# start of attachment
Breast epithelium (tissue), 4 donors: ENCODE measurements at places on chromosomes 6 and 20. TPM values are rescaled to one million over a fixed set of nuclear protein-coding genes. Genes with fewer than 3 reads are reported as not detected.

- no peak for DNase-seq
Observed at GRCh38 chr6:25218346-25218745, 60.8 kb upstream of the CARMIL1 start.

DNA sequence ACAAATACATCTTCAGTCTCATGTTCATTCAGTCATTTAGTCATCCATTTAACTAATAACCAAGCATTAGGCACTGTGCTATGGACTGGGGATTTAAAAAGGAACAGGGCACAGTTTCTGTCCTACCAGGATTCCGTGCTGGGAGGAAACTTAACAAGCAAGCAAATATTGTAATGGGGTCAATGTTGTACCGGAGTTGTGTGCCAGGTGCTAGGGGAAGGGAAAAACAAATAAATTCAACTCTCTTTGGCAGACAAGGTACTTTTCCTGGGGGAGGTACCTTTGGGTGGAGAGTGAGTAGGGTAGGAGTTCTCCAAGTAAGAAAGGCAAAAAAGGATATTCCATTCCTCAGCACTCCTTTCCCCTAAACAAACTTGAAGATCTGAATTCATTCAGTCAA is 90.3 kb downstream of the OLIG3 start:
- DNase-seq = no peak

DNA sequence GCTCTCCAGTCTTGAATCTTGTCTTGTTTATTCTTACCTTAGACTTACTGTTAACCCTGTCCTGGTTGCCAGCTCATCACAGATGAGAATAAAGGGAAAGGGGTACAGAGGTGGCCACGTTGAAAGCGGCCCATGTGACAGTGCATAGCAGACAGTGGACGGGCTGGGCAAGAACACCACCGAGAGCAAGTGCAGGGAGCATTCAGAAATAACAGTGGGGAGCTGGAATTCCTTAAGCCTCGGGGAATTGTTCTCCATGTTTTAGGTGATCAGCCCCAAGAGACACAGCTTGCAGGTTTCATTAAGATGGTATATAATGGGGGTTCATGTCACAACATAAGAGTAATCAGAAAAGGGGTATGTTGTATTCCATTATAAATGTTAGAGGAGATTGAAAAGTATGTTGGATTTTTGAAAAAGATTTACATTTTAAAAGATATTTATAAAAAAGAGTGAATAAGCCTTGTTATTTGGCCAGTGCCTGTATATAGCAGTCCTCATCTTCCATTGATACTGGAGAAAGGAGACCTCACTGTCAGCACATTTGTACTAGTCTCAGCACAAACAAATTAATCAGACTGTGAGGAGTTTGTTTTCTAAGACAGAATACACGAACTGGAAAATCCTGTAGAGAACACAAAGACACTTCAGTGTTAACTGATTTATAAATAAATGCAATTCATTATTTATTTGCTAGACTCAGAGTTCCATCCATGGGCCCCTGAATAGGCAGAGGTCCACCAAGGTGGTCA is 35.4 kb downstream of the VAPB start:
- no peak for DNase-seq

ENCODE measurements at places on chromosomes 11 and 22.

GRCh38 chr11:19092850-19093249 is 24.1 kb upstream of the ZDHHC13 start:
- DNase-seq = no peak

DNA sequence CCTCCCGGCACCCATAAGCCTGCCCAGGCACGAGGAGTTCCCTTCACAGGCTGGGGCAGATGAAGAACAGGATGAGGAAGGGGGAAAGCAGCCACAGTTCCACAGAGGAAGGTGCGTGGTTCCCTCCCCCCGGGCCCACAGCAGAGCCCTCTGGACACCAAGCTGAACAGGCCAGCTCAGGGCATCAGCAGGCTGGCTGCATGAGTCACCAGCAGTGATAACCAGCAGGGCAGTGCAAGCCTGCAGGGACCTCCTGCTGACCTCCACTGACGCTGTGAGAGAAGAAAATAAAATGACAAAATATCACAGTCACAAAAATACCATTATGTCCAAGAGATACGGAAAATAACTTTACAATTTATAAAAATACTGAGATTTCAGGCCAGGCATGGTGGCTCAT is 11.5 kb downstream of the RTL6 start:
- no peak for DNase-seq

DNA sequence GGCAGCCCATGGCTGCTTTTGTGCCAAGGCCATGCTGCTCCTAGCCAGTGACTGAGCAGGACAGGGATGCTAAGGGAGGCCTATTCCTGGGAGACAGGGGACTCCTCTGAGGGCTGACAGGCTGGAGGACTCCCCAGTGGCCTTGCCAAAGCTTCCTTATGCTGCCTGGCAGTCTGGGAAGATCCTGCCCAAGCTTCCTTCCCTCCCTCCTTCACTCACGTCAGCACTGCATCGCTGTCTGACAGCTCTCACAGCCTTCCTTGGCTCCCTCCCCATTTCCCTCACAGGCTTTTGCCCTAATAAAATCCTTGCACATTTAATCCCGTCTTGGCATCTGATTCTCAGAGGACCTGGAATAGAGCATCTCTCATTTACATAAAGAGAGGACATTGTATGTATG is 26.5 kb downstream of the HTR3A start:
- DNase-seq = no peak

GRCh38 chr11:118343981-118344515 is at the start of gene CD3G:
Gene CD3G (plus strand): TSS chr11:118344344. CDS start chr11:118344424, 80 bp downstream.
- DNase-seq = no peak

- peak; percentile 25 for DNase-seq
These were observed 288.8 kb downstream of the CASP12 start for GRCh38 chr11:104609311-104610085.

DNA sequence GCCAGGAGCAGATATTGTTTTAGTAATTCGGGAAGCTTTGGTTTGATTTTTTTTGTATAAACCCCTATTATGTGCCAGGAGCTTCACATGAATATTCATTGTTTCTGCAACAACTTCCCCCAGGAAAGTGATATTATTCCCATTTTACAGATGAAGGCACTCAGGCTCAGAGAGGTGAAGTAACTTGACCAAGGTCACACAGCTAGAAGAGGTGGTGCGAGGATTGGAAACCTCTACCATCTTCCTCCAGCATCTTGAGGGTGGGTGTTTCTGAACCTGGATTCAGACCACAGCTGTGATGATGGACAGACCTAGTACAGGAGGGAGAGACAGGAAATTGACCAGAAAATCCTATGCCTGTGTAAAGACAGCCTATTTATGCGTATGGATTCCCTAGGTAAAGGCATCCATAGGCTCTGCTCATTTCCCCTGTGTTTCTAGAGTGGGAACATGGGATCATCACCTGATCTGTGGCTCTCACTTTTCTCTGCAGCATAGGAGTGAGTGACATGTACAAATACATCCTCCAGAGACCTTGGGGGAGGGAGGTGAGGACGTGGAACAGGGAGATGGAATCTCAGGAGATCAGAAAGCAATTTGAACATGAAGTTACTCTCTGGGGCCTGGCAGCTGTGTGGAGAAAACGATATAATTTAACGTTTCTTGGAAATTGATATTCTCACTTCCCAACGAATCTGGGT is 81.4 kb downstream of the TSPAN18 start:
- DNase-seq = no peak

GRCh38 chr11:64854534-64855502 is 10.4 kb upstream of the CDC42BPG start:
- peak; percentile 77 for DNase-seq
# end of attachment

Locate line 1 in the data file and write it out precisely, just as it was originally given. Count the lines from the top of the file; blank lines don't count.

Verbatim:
Breast epithelium (tissue), 4 donors: ENCODE measurements at places on chromosomes 6 and 20. TPM values are rescaled to one million over a fixed set of nuclear protein-coding genes. Genes with fewer than 3 reads are reported as not detected.